Does Melatonin Prevent Delirium In Elderly Surgery Patients?

Annemarieke de Jonghe Academic Medical Center University of Amsterdam Departement of Internal Medicine Section of Geriatric Medicine F4-218 Amsterdam, The NetherlandsMedicalResearch.com Interview with:
Annemarieke de Jonghe
Academic Medical Center
University of Amsterdam
Departement of Internal Medicine
Section of Geriatric Medicine F4-218
Amsterdam, The Netherlands

Medical Research: What are the main findings of the study?

Dr. de Jonghe: We investigated the preventive properties of melatonin versus placebo in a prospective cohort of elderly hip fracture patients (n=378). We found that 3mg melatonin vs placebo, given for 5 days from the day of admission, did not influence the incidence of delirium. However, in a posthoc analysis we found that more patients in the placebo group more often had a longer lasting delirium.


Medical Research: Were any of the findings unexpected?

Dr. de Jonghe: We started this study as we believed melatonin could be beneficial in the prevention of delirium. Clinical evidence linking melatonin to delirium was limited. Based on case reports of beneficial effects of melatonin in sundowning in dementia and on the observational evidence that a disrupted sleep wake cycle is present in delirium, we started this multicenter study. During the course of our study, 2 other studies (Sultan, Al-Aama) were published which showed very positive effects for both prevention and treatment of delirium with melatonin. We also noticed that incidence rates of delirium were lower than 5 years earlier in our hospital. So, by the time we started to analyse our data we were a bit surprised over the outcome. As we describe in our paper, there are different explanations possible for the lack of effect in our population.

Medical Research: What should clinicians and patients take away from your report?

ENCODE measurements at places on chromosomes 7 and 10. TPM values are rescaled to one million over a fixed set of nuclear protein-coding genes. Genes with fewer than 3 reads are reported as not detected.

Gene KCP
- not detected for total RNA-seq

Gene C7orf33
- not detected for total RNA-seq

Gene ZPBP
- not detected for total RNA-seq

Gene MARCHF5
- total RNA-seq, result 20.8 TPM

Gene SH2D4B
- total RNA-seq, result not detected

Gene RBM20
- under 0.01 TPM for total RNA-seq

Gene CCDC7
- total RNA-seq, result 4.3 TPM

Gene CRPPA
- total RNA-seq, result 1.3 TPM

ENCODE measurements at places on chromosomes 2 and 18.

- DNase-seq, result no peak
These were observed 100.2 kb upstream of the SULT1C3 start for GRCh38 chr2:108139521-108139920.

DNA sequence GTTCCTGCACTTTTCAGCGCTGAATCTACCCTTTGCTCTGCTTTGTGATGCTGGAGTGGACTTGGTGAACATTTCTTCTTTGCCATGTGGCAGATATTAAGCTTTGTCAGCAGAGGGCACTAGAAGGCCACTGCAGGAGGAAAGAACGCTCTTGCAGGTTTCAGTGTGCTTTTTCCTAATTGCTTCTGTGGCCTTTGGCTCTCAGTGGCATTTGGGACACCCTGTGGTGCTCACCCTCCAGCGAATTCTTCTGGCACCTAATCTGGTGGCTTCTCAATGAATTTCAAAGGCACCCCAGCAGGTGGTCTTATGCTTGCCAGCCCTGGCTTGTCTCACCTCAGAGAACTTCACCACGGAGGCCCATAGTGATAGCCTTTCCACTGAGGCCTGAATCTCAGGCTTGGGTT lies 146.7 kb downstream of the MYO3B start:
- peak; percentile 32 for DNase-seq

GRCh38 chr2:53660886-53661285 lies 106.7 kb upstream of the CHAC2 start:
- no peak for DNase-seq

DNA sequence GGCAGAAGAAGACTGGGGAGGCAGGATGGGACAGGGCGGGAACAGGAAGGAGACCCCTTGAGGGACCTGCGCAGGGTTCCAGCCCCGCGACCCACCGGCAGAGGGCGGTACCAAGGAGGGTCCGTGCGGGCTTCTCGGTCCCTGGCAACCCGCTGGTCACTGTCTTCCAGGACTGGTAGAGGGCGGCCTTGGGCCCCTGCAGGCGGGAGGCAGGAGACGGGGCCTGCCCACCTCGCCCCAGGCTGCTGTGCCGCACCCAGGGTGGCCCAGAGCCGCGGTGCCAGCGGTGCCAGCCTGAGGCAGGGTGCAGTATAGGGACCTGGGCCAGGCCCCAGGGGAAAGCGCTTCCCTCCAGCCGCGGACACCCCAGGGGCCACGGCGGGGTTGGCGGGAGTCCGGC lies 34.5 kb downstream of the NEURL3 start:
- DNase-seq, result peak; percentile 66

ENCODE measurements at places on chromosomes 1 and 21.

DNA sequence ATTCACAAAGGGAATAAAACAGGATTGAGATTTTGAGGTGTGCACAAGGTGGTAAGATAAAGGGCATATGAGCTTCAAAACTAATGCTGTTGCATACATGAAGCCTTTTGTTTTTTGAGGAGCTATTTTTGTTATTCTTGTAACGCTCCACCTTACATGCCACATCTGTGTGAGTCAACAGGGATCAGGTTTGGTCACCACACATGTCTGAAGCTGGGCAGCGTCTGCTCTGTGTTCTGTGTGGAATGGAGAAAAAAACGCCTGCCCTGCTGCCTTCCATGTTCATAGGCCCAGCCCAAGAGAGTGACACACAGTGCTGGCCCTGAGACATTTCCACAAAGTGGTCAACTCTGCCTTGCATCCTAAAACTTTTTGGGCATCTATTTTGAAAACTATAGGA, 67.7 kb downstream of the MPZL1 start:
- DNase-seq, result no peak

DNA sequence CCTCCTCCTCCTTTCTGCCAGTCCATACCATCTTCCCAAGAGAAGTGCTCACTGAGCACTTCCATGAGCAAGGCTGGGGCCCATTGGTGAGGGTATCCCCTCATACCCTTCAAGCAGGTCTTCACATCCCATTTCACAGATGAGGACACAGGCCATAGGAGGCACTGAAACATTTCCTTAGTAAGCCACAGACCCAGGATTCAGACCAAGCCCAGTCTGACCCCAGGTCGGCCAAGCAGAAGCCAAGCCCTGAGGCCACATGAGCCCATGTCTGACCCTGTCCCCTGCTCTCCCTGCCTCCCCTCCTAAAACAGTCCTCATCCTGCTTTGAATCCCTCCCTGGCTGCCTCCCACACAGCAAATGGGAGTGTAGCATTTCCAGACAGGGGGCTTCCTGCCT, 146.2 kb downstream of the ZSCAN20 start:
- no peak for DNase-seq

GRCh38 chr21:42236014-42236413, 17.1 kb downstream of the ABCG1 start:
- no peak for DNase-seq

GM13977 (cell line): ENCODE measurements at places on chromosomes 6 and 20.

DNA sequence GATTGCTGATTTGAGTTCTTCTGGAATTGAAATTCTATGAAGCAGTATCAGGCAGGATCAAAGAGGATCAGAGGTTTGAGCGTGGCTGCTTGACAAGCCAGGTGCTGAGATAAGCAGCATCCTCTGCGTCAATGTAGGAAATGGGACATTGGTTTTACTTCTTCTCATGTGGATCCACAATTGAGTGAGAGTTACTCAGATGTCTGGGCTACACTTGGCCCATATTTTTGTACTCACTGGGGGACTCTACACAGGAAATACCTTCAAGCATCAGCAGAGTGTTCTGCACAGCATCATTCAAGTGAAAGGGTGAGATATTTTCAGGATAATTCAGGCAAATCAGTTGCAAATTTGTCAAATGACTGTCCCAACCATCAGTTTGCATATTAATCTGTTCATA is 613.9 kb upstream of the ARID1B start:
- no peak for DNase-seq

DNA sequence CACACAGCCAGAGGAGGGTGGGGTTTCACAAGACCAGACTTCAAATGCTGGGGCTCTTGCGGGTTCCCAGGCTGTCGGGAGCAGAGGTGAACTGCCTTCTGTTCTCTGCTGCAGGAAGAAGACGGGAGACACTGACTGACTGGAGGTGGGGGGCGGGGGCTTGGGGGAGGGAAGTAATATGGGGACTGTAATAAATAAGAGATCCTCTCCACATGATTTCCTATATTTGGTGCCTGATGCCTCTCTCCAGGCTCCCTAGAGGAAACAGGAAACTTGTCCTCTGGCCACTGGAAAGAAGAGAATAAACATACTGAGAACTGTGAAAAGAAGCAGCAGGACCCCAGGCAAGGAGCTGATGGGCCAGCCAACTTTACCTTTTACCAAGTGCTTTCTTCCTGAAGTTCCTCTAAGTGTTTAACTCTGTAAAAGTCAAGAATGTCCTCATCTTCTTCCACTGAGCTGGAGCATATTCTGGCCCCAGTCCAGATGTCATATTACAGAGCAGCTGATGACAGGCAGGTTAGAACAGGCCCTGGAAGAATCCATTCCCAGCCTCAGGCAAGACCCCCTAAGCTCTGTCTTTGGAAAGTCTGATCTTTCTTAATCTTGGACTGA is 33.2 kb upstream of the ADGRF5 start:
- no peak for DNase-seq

Dr. de Jonghe: Melatonin is a promising product for the prevention of delirium which needs further investigation. One may consider using it, especially because of the absence of other safe and effective medical interventions.

Medical Research: What recommendations do you have for future research as a result of this study?

Dr. de Jonghe: More studies are warranted to explain the differences between the findings of the three RCTs that have now been performed comparing melatonin vs placebo as a prophylaxis in delirium. These studies should also determine specific patient groups that could benefit most from a prophylaxis with melatonin. It is also important to determine the dosage of melatonin.

Furthermore, we would recommend the inclusion of patients with cognitive impairment in delirium research. Most studies on delirium exclude patients with dementia whereas they are the most at risk for delirium and also delirium had negative impact on their cognitive function afterwards. In our study we included a real live population with a high mean age, 84 years and > 60% experienced cognitive problems.

Citation:

Effect of melatonin on incidence of delirium among patients with hip fracture: a multicentre, double-blind randomized controlled trial
Annemarieke de Jonghe, Barbara C. van Munster, J. Carel Goslings, Peter Kloen, Carolien van Rees, Reinder Wolvius, Romuald van Velde, Marcel Levi, Rob J. de Haan, Sophia E. de Rooij, and on behalf of the Amsterdam Delirium Study Group

CMAJ cmaj.140495; published ahead of print September 2, 2014, doi:10.1503/cmaj.140495